India, US sign key defence pact, discuss cross-border terror at 2+2 meet
The signing of the Industrial Security Annex (ISA) would allow American manufacturers of defence equipment to strike deals with Indian private sector companies, expanding their ability to co-produce and co-develop sensitive technologies from the current confines of public sector partners.Updated: Dec 19, 2019 01:36 IST
India and the United States on Wednesday sealed a key defence agreement to further enhance the interoperability of their militaries and said they discussed the threat of cross-border terrorism India faces from Pakistan at the 2+2 meeting of their foreign and defence ministers.
The signing of the Industrial Security Annex (ISA) would allow American manufacturers of defence equipment to strike deals with Indian private sector companies, expanding their ability to co-produce and co-develop sensitive technologies from the current confines of public sector partners.
The defence agreements, which were expected to be the highlights were announced by US defense secretary Mike Esper at a joint news conference with Secretary of State Mike Pompeo and their Indian counterparts Rajnath Singh and S Jaishankar.
The Indian external affairs minister told reporters after the meeting the two sides discussed “free, open and prosperous” Indo-Pacific region centered around ASEAN and cross-border terrorism in the region and agreed to work closely at international forums including the Financial Action Task Force (FATF). Pompeo named Pakistan as the source of threat of terrorism faced by India, in response to a question about the future of Afghanistan.
Jaishankar said he was very “satisfied” with the discussions on cross-border terrorism.
The US secretary of state said the discussions about China included issues related to “predatory” practices and communications lines such as 5G.
Going into the meeting, Pompeo wrote on Twitter, “Throughout 2019 we’ve seen rapid growth in the #USIndia strategic partnership (and) … aim to review our successes and take this vital relationship to the next level.”
Pompeo and Esper met their Indian counterparts at the state department for the second edition of the 2+2 ministerial that was kicked off by the two countries in 2018, with New Delhi hosting the inaugural meet last September.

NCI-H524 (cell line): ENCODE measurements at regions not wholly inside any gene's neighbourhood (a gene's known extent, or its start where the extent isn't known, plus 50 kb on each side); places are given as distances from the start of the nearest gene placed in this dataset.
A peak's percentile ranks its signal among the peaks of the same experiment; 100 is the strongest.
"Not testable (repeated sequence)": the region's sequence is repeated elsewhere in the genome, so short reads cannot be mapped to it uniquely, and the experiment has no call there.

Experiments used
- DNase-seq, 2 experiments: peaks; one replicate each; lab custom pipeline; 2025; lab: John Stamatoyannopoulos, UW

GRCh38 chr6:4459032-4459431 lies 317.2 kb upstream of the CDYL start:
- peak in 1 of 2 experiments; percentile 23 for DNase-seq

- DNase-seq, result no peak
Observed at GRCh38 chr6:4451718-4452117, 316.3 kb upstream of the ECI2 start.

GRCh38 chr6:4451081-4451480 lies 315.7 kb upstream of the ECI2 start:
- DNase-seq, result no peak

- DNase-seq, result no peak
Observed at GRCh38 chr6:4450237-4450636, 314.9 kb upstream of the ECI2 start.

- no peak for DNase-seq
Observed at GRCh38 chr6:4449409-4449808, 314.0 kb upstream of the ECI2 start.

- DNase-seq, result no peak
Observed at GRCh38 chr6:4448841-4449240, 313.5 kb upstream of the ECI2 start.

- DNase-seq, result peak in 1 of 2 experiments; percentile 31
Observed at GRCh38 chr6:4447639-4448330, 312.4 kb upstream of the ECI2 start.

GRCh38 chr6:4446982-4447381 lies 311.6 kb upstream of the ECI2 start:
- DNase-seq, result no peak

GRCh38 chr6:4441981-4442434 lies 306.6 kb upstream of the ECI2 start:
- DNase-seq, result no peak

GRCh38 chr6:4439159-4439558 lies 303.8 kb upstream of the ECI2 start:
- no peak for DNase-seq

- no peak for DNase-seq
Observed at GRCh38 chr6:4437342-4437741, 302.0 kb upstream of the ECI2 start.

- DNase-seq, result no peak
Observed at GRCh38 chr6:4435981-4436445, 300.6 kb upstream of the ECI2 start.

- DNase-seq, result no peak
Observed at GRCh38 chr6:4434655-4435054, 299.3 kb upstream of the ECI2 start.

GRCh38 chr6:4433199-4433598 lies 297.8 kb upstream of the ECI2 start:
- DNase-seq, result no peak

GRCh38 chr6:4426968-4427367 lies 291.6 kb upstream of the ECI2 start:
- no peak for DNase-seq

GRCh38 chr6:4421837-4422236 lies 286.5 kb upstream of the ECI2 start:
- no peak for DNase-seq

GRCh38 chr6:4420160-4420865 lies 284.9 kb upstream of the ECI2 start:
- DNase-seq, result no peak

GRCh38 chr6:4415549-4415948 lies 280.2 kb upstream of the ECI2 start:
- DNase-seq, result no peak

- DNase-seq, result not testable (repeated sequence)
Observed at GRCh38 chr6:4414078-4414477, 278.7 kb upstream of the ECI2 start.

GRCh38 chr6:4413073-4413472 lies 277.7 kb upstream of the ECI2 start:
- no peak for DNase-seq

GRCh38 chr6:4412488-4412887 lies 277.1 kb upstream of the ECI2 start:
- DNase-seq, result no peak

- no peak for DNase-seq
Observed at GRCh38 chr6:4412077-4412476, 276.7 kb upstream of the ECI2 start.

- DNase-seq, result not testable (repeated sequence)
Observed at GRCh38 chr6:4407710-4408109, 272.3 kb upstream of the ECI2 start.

Singh and Jaishankar met one-on-one with their respective counterparts before the 2+2. Singh took to Twitter to say that he had an “excellent meeting” with Esper and “reviewed the full range of India-US defence cooperation”. The countries are “cooperating extensively in strategic & military areas”, he added.
The 2+2 ministerial came amidst growing strategic convergence between the two countries and continuing efforts to resolve the vexatious issue of trade, with a deal still not in sight, not even a modest, scaled down version the two sides have been aiming for leaving the more difficult issues to a later date, including an ambitious Free Trade Agreement.
The state department noted the importance of trade in the relationship even though it is not in the purview of the ministries participating in the meeting.
“The US and #India have shared interests in economic prosperity through trade, investment, and connectivity,” it tweeted. “In 2018, bilateral trade between our nations was $142 billion, up 13% from the prior year. We look forward to continuing our strong partnership with India.”
The second 2+2 ministerial meet took place without the postponements and cancellations that had plagued the first round, delaying it almost a year, forced by the sacking of then secretary of state Rex Tillerson and President Trump’s preoccupation with talks with North Korea at that time.
The highlight of the inaugural 2+2 meet, which finally took place in September in New Delhi, was the signing of Communications Compatibility and Security Agreement (COMCASA), an enabling agreement that would dramatically expand interoperability between the militaries of the two countries. It had capped a year-long series of developments such as the US designating India a Major Defense Partner and according STA-1 status, bringing it at par with its NATO allies for the sharing of sensitive defense technology.
But the key substantial outcome of the second edition is the signing of the Industrial Security Annex, an enabling agreement that will allow US defense manufacturers to do business with Indian private sector companies.